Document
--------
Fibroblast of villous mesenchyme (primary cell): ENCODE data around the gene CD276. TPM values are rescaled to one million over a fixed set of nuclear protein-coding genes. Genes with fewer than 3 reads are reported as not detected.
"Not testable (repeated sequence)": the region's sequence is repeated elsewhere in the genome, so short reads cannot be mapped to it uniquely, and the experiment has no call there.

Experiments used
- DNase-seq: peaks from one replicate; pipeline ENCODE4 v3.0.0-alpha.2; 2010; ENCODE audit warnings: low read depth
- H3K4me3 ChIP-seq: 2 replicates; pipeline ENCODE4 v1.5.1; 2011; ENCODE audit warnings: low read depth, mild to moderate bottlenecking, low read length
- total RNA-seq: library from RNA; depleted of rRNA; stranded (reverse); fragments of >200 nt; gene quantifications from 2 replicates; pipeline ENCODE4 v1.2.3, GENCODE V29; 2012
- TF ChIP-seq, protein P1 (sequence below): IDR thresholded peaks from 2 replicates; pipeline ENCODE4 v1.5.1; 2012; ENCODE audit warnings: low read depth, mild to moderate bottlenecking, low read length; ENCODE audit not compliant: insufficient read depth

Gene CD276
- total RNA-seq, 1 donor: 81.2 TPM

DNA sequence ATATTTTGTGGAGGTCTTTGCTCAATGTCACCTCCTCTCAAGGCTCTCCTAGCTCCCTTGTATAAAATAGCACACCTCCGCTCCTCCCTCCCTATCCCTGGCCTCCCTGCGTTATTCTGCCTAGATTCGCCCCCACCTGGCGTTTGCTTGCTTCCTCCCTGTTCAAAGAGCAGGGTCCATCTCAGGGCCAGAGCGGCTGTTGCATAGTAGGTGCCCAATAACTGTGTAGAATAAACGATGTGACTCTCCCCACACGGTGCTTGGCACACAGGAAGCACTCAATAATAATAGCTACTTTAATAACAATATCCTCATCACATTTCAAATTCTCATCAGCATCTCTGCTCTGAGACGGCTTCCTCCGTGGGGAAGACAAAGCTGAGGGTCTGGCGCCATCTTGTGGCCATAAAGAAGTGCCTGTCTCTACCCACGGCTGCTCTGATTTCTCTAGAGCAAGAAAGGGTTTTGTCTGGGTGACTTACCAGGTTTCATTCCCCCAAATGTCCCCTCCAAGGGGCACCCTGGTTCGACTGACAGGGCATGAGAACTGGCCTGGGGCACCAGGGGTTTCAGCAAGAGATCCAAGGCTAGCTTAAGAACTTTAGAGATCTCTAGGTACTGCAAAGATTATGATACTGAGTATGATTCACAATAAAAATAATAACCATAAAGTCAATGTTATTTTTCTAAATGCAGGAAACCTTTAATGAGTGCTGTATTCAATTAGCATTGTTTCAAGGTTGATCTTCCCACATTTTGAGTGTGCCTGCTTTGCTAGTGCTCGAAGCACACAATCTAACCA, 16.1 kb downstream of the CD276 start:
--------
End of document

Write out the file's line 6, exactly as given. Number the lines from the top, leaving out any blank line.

- total RNA-seq: library from RNA; depleted of rRNA; stranded (reverse); fragments of >200 nt; gene quantifications from 2 replicates; pipeline ENCODE4 v1.2.3, GENCODE V29; 2012